Theater

No Guts, No Glory: Tamburlaine Is Dastardly Good

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For the average joe, being the “scourge of God and terror of the world” would be a tall order. Not so for Christopher Marlowe’s Tamburlaine. When you’re an upstart shepherd turned megalomaniacal conquistador, massacre and slaughter are all in a day’s work.

It’s unsurprising (though a bit clichéd) to find the stage of the Polonsky Shakespeare Center hung with shower curtains for director Michael Boyd’s production of this Elizabethan bloodbath. That gimmick sounds the only false note, however, in Theatre for a New Audience’s fast, furious, even funny revisiting of Tamburlaine, Parts I and II. John Douglas Thompson keeps his Tamburlaine — a stomping, growling brute with a squinting tic (is he blinded by sweat or his outsize ambition?) — rooted in the soil he loves to drench with his enemies’ entrails.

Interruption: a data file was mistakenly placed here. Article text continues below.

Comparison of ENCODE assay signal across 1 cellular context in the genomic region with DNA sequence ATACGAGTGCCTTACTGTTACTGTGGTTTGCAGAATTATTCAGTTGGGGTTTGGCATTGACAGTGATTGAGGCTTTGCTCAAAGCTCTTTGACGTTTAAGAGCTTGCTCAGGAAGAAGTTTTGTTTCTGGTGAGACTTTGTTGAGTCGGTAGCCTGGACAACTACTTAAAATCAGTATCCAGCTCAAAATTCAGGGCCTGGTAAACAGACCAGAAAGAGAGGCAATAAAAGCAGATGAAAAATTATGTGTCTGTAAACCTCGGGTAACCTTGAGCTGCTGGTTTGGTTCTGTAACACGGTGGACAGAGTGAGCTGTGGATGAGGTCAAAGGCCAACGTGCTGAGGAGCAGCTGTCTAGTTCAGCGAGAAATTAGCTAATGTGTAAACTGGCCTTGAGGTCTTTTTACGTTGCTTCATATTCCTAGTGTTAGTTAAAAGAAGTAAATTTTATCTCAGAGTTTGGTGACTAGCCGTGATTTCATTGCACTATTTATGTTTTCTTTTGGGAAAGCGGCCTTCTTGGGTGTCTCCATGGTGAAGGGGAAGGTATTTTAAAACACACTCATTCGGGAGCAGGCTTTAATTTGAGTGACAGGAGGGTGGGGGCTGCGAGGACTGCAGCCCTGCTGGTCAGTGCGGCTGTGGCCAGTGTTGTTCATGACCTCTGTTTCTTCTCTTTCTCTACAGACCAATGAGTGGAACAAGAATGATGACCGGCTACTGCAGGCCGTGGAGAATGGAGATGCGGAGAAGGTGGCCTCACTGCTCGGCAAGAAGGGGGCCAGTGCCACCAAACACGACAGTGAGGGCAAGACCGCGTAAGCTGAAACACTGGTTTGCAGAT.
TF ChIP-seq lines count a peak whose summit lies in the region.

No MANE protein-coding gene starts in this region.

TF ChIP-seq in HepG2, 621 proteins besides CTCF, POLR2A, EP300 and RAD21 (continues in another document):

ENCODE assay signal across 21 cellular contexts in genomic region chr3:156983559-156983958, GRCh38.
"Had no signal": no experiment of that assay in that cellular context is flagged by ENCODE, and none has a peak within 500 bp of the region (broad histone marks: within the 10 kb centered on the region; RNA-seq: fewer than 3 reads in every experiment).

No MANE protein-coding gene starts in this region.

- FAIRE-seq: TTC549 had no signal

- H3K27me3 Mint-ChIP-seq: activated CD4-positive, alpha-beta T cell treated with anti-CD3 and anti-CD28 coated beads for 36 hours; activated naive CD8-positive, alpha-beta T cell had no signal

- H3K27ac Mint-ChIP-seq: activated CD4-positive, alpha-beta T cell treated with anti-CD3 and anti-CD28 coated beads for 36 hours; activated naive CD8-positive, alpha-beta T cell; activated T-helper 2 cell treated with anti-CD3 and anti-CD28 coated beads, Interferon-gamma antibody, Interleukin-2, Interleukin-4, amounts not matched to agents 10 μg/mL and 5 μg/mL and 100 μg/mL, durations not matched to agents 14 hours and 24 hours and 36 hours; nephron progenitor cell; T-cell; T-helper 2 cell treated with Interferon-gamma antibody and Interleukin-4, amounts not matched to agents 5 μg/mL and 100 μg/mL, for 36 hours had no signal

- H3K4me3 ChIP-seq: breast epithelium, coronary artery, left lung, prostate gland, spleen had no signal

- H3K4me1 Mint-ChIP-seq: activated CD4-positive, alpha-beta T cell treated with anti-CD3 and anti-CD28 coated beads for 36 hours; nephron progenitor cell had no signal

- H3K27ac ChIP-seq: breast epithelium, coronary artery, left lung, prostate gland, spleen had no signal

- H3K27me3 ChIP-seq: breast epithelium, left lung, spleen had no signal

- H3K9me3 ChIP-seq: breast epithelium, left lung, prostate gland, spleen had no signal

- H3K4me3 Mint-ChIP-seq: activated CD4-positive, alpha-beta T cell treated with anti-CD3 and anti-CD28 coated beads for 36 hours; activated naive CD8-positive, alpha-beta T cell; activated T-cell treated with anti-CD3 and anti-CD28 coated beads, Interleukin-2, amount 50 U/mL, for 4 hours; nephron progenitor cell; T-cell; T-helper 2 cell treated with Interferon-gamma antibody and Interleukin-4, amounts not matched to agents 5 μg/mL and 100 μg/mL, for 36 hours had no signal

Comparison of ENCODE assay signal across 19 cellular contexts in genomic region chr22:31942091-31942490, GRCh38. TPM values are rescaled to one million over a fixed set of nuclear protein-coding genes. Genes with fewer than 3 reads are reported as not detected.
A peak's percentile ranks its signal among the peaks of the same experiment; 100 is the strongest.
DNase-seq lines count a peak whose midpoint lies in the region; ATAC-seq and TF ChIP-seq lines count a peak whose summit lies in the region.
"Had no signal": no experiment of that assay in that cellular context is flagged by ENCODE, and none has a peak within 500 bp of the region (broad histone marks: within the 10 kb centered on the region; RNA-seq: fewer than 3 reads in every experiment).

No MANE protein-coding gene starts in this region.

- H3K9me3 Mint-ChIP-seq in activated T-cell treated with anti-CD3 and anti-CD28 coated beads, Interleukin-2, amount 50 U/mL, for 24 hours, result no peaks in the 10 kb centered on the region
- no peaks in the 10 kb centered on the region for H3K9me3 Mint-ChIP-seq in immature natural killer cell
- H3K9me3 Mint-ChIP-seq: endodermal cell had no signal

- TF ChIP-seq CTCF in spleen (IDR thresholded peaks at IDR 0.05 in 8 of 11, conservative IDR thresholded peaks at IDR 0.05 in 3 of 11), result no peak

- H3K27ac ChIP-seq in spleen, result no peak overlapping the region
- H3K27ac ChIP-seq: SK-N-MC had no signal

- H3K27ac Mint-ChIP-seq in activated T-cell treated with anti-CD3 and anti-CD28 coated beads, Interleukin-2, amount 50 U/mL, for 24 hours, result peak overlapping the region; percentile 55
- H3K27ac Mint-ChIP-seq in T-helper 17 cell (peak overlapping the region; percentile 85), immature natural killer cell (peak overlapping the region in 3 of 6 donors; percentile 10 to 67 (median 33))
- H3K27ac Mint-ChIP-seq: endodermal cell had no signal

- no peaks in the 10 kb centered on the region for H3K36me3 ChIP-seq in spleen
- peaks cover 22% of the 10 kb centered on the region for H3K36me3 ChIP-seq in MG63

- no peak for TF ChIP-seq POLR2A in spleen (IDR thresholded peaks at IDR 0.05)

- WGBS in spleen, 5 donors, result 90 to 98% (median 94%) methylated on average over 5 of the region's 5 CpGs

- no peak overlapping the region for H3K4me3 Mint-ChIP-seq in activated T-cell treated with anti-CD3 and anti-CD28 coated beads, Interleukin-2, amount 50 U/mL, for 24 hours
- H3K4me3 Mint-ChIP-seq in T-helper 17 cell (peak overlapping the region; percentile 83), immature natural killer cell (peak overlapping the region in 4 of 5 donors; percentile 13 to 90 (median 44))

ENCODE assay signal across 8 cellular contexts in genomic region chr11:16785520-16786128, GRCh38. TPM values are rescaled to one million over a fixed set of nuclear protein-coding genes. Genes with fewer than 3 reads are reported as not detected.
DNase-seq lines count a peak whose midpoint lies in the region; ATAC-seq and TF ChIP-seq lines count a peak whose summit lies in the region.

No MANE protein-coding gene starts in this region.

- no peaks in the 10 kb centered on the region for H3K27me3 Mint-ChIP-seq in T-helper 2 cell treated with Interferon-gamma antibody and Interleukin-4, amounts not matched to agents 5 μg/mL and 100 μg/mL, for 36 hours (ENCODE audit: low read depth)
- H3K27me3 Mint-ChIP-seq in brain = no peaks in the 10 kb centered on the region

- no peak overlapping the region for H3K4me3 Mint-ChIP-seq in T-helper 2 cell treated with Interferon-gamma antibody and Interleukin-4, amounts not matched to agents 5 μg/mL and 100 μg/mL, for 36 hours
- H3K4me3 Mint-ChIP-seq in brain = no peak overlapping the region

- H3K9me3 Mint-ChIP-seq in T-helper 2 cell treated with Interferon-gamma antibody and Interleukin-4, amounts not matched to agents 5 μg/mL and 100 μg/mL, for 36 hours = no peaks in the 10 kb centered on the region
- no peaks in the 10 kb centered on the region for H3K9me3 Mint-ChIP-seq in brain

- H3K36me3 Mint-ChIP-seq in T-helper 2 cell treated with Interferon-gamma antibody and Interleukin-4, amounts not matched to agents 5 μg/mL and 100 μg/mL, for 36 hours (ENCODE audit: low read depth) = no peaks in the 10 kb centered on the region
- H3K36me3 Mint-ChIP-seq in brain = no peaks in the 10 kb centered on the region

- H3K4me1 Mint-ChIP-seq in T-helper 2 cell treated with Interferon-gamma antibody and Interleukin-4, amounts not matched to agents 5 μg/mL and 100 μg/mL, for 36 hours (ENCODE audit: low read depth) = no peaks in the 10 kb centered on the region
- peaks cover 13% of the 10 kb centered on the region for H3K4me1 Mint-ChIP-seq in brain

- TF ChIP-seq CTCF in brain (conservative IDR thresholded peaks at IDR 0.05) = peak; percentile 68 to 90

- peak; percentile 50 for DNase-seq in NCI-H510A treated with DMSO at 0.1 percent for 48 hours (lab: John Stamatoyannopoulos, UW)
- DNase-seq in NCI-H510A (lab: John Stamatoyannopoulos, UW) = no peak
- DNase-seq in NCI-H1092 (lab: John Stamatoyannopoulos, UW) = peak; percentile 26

The rest of the ensemble runs with Thompson’s energy, turning in vivid performances as Tamburlaine’s few allies and innumerable victims. Chukwudi Iwuji and Patrice Johnson Chevannes glow with regal dignity as the Turkish emperor Bajazeth and his wife Zabina, while Paul Lazar is wonderful as a cross-eyed and crazy Mycetes. Savvy double casting brings the dead hauntingly back to life as the troupe sweeps repeatedly across the empty stage: yet another kingdom fallen.

Dispensing with battles and gore (mostly), this is as streamlined and snappy an approach to Marlowe’s excesses as you could hope for. Just don’t get too close: Tamburlaine lives up to his billing, by the bucketful.

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